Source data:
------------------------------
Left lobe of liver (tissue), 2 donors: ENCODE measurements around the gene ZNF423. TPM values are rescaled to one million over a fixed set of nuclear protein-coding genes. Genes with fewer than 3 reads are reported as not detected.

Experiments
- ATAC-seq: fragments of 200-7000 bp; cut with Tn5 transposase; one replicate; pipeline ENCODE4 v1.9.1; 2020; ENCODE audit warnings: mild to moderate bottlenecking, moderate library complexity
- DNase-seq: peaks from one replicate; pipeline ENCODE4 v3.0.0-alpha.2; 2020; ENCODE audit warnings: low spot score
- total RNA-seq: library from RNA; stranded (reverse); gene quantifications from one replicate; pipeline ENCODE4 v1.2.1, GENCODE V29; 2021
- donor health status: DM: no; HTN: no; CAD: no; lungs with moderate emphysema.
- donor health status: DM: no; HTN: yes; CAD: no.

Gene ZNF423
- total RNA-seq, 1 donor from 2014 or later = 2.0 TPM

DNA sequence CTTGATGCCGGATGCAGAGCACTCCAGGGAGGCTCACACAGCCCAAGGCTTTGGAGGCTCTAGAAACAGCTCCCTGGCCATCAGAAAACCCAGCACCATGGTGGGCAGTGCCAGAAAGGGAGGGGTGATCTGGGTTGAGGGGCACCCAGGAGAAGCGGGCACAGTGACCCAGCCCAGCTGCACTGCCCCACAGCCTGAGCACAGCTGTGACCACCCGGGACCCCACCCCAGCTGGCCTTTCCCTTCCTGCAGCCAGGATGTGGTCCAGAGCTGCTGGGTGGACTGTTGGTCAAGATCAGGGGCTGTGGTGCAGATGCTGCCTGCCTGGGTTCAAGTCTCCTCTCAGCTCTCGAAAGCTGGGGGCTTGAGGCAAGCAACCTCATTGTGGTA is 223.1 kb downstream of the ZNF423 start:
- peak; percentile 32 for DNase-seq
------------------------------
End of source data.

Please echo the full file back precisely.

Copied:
Left lobe of liver (tissue), 2 donors: ENCODE measurements around the gene ZNF423. TPM values are rescaled to one million over a fixed set of nuclear protein-coding genes. Genes with fewer than 3 reads are reported as not detected.

Experiments
- ATAC-seq: fragments of 200-7000 bp; cut with Tn5 transposase; one replicate; pipeline ENCODE4 v1.9.1; 2020; ENCODE audit warnings: mild to moderate bottlenecking, moderate library complexity
- DNase-seq: peaks from one replicate; pipeline ENCODE4 v3.0.0-alpha.2; 2020; ENCODE audit warnings: low spot score
- total RNA-seq: library from RNA; stranded (reverse); gene quantifications from one replicate; pipeline ENCODE4 v1.2.1, GENCODE V29; 2021
- donor health status: DM: no; HTN: no; CAD: no; lungs with moderate emphysema.
- donor health status: DM: no; HTN: yes; CAD: no.

Gene ZNF423
- total RNA-seq, 1 donor from 2014 or later = 2.0 TPM

DNA sequence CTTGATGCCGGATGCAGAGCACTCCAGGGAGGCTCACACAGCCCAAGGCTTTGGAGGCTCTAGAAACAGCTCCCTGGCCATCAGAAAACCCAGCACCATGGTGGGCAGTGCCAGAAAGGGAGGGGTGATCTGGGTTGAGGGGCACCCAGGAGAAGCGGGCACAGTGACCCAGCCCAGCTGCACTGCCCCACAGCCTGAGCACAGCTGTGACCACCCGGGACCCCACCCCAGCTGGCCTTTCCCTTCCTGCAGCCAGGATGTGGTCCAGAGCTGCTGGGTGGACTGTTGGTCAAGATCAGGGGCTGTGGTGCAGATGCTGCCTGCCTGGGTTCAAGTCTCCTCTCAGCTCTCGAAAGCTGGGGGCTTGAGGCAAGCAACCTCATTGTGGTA is 223.1 kb downstream of the ZNF423 start:
- peak; percentile 32 for DNase-seq